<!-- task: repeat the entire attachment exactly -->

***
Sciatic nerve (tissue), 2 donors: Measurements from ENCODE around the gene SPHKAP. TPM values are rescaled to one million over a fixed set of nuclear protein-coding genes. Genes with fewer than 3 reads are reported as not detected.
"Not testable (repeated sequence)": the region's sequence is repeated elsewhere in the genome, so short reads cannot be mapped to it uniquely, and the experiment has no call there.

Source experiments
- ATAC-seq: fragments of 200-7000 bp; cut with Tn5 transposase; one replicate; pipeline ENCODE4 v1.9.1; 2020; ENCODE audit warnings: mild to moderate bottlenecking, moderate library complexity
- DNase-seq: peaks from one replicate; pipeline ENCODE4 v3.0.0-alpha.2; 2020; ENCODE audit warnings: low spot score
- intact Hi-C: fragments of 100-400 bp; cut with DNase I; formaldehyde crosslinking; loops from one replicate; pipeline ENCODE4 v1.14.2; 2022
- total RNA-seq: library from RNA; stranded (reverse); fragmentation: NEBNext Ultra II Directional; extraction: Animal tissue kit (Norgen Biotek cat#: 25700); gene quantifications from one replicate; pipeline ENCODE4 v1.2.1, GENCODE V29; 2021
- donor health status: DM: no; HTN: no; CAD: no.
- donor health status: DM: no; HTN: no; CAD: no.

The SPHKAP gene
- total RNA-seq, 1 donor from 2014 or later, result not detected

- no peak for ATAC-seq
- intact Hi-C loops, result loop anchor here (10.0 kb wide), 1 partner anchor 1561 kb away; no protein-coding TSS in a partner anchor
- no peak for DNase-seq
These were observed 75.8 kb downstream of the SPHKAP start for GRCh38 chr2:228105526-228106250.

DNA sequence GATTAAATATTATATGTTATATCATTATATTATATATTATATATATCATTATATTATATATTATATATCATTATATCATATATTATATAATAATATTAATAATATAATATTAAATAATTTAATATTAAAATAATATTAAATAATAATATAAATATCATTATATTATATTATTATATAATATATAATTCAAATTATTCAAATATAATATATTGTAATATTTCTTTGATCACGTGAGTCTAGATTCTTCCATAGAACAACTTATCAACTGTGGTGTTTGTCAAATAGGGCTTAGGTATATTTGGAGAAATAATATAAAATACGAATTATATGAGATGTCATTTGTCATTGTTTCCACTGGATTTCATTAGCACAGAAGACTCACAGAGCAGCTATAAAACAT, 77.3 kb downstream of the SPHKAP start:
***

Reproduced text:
Sciatic nerve (tissue), 2 donors: Measurements from ENCODE around the gene SPHKAP. TPM values are rescaled to one million over a fixed set of nuclear protein-coding genes. Genes with fewer than 3 reads are reported as not detected.
"Not testable (repeated sequence)": the region's sequence is repeated elsewhere in the genome, so short reads cannot be mapped to it uniquely, and the experiment has no call there.

Source experiments
- ATAC-seq: fragments of 200-7000 bp; cut with Tn5 transposase; one replicate; pipeline ENCODE4 v1.9.1; 2020; ENCODE audit warnings: mild to moderate bottlenecking, moderate library complexity
- DNase-seq: peaks from one replicate; pipeline ENCODE4 v3.0.0-alpha.2; 2020; ENCODE audit warnings: low spot score
- intact Hi-C: fragments of 100-400 bp; cut with DNase I; formaldehyde crosslinking; loops from one replicate; pipeline ENCODE4 v1.14.2; 2022
- total RNA-seq: library from RNA; stranded (reverse); fragmentation: NEBNext Ultra II Directional; extraction: Animal tissue kit (Norgen Biotek cat#: 25700); gene quantifications from one replicate; pipeline ENCODE4 v1.2.1, GENCODE V29; 2021
- donor health status: DM: no; HTN: no; CAD: no.
- donor health status: DM: no; HTN: no; CAD: no.

The SPHKAP gene
- total RNA-seq, 1 donor from 2014 or later, result not detected

- no peak for ATAC-seq
- intact Hi-C loops, result loop anchor here (10.0 kb wide), 1 partner anchor 1561 kb away; no protein-coding TSS in a partner anchor
- no peak for DNase-seq
These were observed 75.8 kb downstream of the SPHKAP start for GRCh38 chr2:228105526-228106250.

DNA sequence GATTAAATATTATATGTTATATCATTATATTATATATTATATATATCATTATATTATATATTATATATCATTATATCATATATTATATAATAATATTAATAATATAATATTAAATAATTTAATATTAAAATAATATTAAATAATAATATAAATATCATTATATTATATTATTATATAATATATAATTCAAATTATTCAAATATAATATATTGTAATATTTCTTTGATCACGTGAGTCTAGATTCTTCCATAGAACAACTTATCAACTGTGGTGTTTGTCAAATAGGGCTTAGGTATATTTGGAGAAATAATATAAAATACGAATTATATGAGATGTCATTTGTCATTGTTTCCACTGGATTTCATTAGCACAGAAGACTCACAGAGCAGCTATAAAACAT, 77.3 kb downstream of the SPHKAP start: